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The faculty member is entitled to freedom in research, publication, and pursuit of professional/ vocational areas of expertise, subject to the adequate performance of the duties contained in these Faculty Employment Policies.
To further the principles of academic freedom, the College endorses the general guidelines, reproduced below, which were enunciated by the American Association of University Professors in its 1940 “Statement on Academic Freedom”:
Teachers are entitled to freedom in the classroom in discussing their subject; but they should be careful not to introduce into their teaching controversial matter which has no relation to their subject. Limitations of academic freedom because of religious or other aims of the institution should be clearly stated in writing at the time of the appointment.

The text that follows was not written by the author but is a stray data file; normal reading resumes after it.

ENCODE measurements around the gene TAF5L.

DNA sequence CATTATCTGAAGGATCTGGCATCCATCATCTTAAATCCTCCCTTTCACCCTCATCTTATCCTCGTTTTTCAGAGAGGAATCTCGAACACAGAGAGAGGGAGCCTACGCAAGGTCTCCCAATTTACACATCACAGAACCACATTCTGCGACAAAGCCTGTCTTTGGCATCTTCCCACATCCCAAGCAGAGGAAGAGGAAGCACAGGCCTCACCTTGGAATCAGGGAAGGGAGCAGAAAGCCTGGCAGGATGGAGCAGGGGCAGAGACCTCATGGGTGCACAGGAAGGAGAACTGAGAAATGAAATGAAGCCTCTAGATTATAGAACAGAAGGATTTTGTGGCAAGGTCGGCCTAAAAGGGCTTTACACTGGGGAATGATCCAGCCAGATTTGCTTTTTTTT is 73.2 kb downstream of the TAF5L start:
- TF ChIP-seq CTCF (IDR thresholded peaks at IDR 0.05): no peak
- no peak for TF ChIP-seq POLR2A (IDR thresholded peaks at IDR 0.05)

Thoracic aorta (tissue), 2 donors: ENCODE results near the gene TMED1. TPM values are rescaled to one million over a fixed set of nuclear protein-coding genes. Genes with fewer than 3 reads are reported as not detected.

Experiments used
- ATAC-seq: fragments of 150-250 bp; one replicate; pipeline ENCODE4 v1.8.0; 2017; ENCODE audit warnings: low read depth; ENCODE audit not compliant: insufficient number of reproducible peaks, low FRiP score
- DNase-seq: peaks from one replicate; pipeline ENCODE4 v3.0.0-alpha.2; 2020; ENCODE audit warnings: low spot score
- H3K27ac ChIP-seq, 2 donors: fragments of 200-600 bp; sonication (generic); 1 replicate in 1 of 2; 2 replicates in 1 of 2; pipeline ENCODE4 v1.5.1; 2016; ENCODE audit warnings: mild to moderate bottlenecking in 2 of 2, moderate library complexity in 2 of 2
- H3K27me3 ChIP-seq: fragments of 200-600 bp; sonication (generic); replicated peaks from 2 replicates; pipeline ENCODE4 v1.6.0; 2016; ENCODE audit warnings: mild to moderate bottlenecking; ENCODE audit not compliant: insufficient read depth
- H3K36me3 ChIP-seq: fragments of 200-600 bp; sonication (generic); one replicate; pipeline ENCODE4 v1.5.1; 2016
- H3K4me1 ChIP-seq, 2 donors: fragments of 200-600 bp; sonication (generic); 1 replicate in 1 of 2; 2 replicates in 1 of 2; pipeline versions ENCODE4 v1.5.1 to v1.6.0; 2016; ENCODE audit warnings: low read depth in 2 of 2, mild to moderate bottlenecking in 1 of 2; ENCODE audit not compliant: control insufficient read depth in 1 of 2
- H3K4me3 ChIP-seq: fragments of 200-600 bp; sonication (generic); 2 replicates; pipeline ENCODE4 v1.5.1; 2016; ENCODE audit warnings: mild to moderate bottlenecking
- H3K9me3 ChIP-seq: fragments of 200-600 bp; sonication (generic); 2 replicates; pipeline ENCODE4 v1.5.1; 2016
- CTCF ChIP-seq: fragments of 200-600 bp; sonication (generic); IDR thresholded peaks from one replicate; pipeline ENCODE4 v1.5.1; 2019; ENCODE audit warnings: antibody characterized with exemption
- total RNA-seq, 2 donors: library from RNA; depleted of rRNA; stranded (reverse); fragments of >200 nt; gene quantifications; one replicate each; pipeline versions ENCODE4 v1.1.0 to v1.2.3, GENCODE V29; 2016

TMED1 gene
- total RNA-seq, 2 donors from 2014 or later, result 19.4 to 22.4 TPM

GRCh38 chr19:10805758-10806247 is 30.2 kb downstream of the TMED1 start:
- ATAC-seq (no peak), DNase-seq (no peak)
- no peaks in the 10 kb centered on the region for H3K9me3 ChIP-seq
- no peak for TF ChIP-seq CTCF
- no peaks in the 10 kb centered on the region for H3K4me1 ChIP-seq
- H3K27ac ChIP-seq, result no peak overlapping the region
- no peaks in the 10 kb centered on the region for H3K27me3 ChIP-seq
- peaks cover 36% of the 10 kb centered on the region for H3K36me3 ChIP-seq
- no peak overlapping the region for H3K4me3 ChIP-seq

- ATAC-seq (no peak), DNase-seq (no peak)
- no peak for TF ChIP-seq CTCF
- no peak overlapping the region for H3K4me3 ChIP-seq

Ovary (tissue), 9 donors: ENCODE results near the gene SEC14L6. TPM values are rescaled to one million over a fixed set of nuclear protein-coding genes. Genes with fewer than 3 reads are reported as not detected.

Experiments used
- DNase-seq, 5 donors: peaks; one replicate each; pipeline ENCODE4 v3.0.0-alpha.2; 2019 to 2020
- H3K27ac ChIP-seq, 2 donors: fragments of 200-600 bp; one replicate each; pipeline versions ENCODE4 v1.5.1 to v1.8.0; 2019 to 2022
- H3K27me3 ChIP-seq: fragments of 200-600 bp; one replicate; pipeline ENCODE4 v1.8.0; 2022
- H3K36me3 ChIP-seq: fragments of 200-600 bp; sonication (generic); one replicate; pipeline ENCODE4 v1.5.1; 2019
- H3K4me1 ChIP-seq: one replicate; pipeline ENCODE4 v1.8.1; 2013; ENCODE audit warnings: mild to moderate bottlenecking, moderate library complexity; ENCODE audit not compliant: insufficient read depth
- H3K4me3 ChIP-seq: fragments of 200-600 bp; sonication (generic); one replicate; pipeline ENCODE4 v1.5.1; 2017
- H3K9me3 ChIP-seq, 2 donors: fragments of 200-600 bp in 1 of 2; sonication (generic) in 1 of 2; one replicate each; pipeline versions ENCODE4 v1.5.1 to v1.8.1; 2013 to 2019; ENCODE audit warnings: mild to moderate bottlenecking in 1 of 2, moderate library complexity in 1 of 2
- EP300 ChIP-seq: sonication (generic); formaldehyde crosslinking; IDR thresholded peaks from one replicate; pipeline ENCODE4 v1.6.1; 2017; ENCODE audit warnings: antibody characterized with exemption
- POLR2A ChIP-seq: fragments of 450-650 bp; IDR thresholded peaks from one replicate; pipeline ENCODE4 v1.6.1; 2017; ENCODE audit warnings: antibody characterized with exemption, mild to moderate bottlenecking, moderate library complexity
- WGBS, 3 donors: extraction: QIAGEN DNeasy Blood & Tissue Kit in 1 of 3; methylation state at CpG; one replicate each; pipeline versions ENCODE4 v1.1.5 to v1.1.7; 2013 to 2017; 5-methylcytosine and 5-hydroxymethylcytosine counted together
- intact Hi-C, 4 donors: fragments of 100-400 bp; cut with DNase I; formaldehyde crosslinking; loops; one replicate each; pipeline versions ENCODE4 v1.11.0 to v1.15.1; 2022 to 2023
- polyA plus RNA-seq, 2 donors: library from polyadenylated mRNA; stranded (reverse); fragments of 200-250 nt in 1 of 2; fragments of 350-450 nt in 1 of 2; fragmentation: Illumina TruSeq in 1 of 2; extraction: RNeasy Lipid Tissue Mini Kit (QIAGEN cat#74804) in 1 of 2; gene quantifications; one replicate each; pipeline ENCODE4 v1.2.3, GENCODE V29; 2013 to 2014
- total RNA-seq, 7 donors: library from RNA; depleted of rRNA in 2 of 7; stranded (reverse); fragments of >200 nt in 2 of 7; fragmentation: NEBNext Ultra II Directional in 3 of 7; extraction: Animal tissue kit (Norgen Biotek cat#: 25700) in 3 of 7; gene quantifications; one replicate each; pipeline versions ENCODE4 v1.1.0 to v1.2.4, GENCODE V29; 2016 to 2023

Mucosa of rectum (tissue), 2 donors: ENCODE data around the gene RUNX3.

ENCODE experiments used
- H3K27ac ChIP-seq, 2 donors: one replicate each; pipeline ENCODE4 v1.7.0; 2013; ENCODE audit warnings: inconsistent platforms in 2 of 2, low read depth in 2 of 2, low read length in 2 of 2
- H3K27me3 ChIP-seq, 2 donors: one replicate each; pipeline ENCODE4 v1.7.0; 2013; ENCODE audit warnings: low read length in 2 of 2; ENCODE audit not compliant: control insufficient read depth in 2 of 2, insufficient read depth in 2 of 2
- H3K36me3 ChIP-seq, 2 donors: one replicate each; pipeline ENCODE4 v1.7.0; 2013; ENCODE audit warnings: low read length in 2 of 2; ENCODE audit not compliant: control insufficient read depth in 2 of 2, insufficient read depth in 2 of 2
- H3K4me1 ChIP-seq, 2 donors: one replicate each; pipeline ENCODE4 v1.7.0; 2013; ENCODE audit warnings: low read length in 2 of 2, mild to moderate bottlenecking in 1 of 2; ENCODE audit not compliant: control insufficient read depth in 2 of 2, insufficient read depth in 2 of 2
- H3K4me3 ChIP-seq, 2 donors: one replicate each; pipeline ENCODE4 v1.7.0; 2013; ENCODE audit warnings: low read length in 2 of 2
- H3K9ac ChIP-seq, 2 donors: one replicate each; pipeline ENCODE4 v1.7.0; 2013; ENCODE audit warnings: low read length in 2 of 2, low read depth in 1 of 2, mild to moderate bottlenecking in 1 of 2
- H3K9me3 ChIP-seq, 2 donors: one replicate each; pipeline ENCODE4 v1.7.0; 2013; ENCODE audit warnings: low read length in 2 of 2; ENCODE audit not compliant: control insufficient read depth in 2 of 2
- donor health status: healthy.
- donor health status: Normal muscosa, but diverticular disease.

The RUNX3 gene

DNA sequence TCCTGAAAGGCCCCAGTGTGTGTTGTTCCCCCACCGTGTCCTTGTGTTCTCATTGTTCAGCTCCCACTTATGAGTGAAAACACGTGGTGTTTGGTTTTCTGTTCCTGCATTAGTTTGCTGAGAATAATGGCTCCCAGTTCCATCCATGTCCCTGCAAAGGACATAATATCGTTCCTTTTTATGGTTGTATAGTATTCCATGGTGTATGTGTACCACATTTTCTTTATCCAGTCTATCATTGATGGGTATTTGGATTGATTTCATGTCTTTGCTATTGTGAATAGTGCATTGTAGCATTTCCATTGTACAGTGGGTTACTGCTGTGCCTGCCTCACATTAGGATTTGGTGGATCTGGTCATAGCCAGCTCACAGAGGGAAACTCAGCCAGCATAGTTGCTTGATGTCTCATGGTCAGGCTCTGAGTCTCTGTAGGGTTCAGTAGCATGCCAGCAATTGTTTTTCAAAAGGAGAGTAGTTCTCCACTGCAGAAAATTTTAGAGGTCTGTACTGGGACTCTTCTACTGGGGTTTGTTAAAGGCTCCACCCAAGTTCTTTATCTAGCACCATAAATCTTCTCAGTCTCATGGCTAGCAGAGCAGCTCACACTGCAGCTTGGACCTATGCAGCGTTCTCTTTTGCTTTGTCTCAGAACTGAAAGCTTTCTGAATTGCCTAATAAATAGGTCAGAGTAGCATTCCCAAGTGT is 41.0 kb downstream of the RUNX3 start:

College and university teachers are citizens, members of a learned profession, and officers of an educational institution. When they speak or write as citizens, they should be free from institutional censorship or discipline, but their special position in the community imposes special obligations. As scholars and educational officers, they should remember that the public may judge their profession and their institution by their utterances. Hence, they should at all times be accurate, should exercise appropriate restraint, should show respect for the opinions of others, and should make every effort to indicate that they are not speaking for the institution.